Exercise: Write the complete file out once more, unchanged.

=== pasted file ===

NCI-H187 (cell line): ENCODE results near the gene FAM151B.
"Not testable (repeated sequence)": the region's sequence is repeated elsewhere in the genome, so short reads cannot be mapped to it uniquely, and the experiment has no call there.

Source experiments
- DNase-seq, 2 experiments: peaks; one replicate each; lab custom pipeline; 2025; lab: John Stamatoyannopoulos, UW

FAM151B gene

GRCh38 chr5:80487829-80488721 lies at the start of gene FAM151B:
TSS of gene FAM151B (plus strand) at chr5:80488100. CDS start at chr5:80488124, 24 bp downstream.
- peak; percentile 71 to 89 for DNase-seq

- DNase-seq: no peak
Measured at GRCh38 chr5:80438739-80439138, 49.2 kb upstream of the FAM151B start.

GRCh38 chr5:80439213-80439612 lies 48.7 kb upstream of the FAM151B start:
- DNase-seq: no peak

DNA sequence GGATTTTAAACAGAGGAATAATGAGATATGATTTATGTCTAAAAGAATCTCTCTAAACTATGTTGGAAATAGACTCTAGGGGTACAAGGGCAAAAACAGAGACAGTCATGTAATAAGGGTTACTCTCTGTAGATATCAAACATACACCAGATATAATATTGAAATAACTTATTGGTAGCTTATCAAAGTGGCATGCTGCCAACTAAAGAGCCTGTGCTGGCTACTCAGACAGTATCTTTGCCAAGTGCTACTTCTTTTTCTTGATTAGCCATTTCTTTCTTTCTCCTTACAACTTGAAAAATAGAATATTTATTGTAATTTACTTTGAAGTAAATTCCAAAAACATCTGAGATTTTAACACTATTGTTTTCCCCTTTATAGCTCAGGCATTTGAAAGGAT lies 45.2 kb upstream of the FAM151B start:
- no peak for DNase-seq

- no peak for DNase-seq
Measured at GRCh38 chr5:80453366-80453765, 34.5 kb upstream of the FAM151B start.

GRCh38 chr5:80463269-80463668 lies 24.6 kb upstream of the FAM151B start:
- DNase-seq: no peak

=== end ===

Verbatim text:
NCI-H187 (cell line): ENCODE results near the gene FAM151B.
"Not testable (repeated sequence)": the region's sequence is repeated elsewhere in the genome, so short reads cannot be mapped to it uniquely, and the experiment has no call there.

Source experiments
- DNase-seq, 2 experiments: peaks; one replicate each; lab custom pipeline; 2025; lab: John Stamatoyannopoulos, UW

FAM151B gene

GRCh38 chr5:80487829-80488721 lies at the start of gene FAM151B:
TSS of gene FAM151B (plus strand) at chr5:80488100. CDS start at chr5:80488124, 24 bp downstream.
- peak; percentile 71 to 89 for DNase-seq

- DNase-seq: no peak
Measured at GRCh38 chr5:80438739-80439138, 49.2 kb upstream of the FAM151B start.

GRCh38 chr5:80439213-80439612 lies 48.7 kb upstream of the FAM151B start:
- DNase-seq: no peak

DNA sequence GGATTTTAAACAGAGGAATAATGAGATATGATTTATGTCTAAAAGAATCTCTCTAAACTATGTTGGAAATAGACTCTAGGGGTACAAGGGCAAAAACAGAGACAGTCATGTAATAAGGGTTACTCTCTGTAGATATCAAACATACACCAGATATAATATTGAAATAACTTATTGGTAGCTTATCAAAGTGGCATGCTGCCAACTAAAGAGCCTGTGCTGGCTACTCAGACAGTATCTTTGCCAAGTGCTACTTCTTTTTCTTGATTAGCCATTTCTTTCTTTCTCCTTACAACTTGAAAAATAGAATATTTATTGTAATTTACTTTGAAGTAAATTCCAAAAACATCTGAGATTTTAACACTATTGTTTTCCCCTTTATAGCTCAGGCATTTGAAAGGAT lies 45.2 kb upstream of the FAM151B start:
- no peak for DNase-seq

- no peak for DNase-seq
Measured at GRCh38 chr5:80453366-80453765, 34.5 kb upstream of the FAM151B start.

GRCh38 chr5:80463269-80463668 lies 24.6 kb upstream of the FAM151B start:
- DNase-seq: no peak